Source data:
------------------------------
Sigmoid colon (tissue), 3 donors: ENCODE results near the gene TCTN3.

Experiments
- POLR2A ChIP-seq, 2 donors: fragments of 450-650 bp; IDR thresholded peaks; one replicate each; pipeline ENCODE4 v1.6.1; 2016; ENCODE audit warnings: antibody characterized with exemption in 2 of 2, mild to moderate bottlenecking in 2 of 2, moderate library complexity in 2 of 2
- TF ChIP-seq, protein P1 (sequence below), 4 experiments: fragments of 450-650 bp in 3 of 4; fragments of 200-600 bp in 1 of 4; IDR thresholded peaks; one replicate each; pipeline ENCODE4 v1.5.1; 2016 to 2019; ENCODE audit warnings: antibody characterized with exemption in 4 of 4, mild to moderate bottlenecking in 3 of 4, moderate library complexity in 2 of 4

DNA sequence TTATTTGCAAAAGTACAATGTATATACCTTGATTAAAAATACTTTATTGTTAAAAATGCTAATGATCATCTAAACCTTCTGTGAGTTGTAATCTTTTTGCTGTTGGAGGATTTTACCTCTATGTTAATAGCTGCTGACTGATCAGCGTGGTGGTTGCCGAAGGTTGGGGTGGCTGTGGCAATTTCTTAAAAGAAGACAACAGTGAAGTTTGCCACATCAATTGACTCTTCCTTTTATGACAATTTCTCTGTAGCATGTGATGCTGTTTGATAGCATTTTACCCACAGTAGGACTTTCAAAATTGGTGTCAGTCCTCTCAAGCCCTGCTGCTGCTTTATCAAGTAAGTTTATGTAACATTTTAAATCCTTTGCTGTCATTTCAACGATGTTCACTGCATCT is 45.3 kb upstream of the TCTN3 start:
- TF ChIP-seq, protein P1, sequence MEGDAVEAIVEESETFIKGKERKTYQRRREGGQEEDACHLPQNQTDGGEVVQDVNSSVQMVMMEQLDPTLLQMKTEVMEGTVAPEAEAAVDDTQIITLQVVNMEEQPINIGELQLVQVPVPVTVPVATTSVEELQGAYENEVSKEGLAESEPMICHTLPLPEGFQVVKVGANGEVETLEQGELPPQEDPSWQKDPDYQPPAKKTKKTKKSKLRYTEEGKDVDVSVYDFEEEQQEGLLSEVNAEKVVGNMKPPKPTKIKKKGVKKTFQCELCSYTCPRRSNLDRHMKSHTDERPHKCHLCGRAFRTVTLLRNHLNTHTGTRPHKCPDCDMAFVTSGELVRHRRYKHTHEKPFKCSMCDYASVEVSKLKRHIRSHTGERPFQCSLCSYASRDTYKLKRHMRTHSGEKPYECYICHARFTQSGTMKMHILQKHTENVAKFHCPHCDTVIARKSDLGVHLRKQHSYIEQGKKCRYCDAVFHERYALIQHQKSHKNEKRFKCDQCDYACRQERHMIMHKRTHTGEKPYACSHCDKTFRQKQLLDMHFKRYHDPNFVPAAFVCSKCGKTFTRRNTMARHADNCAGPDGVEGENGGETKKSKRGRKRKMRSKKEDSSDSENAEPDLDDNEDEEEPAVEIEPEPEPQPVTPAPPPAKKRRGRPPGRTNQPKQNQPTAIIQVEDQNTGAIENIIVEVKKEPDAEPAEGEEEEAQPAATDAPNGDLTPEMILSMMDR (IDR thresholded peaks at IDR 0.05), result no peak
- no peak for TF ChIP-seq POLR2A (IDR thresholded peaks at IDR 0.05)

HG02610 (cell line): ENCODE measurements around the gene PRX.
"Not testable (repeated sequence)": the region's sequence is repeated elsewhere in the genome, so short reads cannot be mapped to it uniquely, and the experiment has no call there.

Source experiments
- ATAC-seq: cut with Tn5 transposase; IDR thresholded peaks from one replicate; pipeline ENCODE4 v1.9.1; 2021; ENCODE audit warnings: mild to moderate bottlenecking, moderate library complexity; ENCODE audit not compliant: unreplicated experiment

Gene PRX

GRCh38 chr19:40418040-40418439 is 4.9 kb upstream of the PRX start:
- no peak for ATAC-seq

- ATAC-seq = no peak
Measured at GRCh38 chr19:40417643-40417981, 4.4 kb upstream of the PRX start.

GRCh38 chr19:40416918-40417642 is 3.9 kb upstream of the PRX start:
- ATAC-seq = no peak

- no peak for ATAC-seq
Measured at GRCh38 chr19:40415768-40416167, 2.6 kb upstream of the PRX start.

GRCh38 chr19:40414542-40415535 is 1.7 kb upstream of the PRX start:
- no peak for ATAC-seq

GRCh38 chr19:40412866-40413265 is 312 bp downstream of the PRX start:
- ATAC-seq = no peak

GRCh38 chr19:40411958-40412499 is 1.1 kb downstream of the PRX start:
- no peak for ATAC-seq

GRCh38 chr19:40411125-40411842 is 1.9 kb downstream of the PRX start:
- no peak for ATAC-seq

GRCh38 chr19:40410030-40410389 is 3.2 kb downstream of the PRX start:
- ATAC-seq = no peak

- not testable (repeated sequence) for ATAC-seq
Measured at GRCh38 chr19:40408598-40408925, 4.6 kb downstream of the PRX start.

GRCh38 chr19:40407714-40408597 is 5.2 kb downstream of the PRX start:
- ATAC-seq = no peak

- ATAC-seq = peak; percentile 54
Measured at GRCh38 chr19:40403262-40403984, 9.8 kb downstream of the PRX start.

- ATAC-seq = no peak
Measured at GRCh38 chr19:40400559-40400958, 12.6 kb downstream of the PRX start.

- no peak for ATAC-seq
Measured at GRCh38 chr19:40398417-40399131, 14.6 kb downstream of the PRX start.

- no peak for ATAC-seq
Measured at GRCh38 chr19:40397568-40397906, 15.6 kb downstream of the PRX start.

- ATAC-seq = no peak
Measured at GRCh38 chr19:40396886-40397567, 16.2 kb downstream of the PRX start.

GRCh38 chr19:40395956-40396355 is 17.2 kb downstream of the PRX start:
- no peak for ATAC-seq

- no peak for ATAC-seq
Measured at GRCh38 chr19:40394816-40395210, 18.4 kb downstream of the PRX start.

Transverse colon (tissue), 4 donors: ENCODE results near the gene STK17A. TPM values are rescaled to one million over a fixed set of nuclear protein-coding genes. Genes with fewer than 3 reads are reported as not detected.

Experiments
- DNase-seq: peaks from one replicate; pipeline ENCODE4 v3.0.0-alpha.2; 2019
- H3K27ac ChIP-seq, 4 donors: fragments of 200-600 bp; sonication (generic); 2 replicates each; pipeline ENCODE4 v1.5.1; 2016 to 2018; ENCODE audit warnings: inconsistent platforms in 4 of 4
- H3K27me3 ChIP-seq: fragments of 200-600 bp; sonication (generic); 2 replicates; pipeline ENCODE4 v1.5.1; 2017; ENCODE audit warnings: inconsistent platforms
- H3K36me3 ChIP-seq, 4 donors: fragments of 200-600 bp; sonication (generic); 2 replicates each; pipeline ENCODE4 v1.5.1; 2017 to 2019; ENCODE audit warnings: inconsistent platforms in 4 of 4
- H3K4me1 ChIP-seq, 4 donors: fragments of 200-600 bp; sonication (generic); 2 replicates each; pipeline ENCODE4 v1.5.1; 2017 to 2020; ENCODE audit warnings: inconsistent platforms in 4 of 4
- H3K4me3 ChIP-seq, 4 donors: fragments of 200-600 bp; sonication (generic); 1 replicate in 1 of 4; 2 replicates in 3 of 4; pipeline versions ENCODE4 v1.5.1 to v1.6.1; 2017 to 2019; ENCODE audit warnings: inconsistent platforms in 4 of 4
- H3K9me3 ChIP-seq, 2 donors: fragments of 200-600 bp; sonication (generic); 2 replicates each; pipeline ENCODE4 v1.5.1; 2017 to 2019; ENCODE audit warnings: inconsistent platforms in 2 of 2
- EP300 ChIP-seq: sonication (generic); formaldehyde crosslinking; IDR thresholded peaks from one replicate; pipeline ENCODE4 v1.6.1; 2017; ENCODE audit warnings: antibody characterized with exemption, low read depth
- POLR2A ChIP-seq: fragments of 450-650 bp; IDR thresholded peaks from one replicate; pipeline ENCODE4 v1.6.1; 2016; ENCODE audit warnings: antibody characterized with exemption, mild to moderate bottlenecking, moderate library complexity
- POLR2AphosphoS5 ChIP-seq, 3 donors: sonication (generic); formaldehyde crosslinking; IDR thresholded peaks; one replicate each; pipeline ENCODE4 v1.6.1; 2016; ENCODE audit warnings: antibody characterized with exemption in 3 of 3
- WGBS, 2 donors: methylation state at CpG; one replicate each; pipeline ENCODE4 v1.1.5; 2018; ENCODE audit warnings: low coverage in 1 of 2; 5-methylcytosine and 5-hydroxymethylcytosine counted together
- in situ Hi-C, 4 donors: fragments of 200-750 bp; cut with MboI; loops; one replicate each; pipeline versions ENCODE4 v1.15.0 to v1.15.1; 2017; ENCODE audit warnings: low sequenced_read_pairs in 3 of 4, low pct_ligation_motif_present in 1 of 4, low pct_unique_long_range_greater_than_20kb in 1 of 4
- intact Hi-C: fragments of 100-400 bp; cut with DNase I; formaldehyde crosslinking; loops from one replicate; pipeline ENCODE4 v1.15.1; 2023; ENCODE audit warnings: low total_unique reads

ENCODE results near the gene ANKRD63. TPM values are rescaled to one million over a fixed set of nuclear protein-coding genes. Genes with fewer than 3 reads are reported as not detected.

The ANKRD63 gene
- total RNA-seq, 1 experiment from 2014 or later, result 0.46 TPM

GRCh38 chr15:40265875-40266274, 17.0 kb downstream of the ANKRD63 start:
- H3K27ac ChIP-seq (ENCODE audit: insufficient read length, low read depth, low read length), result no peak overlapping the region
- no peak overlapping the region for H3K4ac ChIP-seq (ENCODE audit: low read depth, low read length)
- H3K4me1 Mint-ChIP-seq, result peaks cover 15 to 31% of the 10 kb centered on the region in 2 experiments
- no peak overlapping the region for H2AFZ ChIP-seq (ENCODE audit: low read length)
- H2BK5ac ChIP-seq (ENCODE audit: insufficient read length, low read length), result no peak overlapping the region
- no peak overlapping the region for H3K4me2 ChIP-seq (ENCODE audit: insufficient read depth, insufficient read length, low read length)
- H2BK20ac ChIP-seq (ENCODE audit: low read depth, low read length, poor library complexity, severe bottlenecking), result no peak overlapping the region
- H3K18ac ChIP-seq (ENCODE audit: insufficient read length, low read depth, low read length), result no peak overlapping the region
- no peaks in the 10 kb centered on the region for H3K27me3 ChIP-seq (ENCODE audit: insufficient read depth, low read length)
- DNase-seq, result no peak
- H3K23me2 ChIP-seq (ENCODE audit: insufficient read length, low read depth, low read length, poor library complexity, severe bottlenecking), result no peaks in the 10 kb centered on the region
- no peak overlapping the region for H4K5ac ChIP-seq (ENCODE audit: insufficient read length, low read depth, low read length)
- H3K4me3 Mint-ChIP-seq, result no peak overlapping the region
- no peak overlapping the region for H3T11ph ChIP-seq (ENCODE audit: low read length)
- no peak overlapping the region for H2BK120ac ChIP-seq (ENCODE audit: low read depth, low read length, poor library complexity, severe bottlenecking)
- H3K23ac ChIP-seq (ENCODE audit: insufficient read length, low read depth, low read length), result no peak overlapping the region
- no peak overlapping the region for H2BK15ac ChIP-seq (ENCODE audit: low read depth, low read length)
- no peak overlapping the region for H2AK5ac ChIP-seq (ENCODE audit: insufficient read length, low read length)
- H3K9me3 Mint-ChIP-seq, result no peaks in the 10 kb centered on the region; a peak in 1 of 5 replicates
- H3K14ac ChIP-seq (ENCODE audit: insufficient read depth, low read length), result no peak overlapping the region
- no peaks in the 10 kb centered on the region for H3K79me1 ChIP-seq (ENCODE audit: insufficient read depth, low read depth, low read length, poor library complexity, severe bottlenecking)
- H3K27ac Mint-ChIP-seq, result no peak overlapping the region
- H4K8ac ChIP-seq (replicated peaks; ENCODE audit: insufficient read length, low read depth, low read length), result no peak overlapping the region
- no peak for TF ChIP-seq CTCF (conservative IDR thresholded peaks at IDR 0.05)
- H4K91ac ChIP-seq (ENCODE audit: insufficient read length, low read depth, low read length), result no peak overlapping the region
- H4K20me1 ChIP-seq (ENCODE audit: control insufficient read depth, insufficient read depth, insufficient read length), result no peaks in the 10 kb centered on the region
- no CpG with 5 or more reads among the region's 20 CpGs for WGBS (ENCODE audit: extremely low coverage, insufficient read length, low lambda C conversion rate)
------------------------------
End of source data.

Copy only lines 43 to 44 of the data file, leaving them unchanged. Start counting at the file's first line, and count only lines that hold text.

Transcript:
- ATAC-seq = no peak
Measured at GRCh38 chr19:40396886-40397567, 16.2 kb downstream of the PRX start.